NL Gazette

Provincial health authorities to be tucked into a single board

Nfld and Labrador

Key takeaways: 

  • N.L. government to incorporate ambulance services, form single health faculty.
  • Health Minister John Haggie and Finance Minister Siobhan Coady state amalgamating the four health authorities will develop more consistency in health care across Newfoundland and Labrador.

The 2022 Newfoundland and Labrador regional budget had sweeping changes to health care — but it isn’t yet obvious how those changes will impact patients.

Newfoundland and Labrador spend more per capita on health care than any other region, and it will pay even more this year. The government intends to spend around $3.4 billion on health care in 2022, representing 38 percent of this year’s budget. 

All four provincial health authorities are being integrated into one, which will govern the entire province. During her funding speech, Finance Minister Siobhan Coady said the amalgamation is being done to avoid repetition and provide thickness.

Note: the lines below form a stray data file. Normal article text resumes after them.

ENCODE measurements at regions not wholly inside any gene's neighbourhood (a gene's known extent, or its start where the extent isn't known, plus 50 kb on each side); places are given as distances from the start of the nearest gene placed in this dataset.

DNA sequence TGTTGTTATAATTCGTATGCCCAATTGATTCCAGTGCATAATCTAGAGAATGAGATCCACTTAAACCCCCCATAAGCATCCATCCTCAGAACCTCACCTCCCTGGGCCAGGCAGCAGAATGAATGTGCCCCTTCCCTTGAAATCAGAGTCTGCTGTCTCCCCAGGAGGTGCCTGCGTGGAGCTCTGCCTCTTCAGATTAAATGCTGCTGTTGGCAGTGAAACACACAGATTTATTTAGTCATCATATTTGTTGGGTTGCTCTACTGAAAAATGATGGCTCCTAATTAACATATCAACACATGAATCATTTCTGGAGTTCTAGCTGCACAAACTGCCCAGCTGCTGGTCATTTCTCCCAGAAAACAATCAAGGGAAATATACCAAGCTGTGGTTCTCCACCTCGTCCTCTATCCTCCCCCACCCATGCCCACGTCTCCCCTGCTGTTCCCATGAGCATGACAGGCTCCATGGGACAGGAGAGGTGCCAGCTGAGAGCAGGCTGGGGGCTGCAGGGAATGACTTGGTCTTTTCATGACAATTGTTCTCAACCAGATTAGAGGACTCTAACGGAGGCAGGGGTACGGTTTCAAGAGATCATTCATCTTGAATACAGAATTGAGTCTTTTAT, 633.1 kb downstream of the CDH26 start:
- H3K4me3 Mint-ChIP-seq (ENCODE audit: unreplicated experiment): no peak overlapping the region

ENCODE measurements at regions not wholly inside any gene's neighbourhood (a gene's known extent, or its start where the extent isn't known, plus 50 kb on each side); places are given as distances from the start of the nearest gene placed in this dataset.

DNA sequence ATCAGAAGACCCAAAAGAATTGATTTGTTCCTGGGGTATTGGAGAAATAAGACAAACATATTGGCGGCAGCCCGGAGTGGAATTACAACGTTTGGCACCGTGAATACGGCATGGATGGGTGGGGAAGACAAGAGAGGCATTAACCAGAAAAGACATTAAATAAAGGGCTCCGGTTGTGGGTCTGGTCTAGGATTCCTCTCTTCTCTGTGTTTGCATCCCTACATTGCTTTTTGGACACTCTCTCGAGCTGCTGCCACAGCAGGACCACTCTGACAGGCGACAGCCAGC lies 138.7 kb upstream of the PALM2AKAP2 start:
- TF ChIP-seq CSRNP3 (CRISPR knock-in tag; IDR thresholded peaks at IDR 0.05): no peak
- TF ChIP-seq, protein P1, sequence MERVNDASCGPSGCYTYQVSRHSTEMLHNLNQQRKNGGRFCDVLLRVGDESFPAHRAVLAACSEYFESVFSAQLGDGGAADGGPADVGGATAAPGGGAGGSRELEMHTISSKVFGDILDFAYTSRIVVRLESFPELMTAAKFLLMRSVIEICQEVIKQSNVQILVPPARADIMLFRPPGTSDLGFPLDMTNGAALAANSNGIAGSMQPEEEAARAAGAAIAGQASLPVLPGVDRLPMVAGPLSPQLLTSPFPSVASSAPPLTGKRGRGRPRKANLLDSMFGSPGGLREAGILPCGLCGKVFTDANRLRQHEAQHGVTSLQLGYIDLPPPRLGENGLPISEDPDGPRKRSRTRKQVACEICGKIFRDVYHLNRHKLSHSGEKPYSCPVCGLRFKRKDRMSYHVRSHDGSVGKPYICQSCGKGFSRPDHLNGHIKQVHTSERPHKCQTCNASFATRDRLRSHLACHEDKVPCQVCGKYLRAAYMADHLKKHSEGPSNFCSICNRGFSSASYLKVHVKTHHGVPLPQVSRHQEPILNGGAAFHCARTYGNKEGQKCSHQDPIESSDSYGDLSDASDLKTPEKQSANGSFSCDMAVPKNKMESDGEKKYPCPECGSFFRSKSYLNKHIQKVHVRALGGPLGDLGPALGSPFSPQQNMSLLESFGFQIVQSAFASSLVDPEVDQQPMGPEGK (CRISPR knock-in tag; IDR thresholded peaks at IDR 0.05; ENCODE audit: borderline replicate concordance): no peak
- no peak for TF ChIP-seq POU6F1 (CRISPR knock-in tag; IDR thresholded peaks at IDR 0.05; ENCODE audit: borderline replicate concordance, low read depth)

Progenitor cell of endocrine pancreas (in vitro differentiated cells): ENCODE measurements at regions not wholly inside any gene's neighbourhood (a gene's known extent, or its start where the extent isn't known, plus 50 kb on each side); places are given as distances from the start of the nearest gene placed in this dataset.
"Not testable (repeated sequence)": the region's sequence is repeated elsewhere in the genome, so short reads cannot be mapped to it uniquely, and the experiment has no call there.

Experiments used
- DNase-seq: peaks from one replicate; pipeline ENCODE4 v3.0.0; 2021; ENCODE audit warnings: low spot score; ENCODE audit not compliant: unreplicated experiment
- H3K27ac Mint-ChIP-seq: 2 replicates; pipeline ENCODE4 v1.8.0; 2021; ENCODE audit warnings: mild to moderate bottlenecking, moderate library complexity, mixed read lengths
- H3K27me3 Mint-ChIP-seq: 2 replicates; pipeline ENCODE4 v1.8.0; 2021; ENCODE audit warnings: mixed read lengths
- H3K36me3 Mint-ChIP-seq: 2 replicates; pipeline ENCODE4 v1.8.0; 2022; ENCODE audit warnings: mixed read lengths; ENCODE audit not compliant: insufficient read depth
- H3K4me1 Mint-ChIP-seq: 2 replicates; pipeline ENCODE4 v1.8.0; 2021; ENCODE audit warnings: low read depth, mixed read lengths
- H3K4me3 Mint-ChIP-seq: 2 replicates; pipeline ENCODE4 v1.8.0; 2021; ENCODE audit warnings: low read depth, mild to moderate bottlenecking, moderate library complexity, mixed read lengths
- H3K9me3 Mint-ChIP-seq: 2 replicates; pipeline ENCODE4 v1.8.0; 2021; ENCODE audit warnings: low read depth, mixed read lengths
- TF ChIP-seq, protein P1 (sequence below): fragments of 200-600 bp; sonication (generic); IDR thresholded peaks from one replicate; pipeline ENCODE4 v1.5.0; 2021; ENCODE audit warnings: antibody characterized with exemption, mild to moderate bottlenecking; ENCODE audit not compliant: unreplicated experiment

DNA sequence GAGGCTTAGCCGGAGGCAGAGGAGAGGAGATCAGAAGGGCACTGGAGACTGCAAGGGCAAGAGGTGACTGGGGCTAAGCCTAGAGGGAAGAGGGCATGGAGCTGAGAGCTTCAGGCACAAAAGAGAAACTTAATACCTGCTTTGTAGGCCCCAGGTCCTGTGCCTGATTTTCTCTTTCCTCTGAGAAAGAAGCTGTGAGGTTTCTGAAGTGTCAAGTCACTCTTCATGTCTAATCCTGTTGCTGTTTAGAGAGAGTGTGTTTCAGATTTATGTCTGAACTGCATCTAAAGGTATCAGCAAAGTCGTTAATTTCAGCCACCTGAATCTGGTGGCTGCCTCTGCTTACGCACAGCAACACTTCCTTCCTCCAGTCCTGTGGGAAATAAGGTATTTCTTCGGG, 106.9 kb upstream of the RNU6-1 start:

“It will enhance decision-making with streamlined processes, effective reporting structures, data management, and accountability,” she stated.

The 2021 statement by the premier’s financial recovery team urged integrating Eastern Health, Central Health, Western Health, and Labrador-Grenfell Health into one province-wide health authority, but this is the first substantial measure in that direction. 

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The 2022 Newfoundland and Labrador regional budget had sweeping changes to health care

Health Minister John Haggie said Thursday the amalgamation would take 12-18 months, and most of the changes will affect the administration rather than front-line workers.

“This is about the back end. This is not regarding healthcare provision at the front end,” Haggie stated.

Provincial input vital: Opposition

P.C. opposition health analyst Tony Wakeham, an ex-CEO of Labrador-Grenfell Health, said the government ought to ensure the new regional health authority doesn’t ignore the rural area of the region, especially Labrador.

“Labrador must be recognized for its uniqueness and challenges in healthcare delivery,” Wakeham stated.

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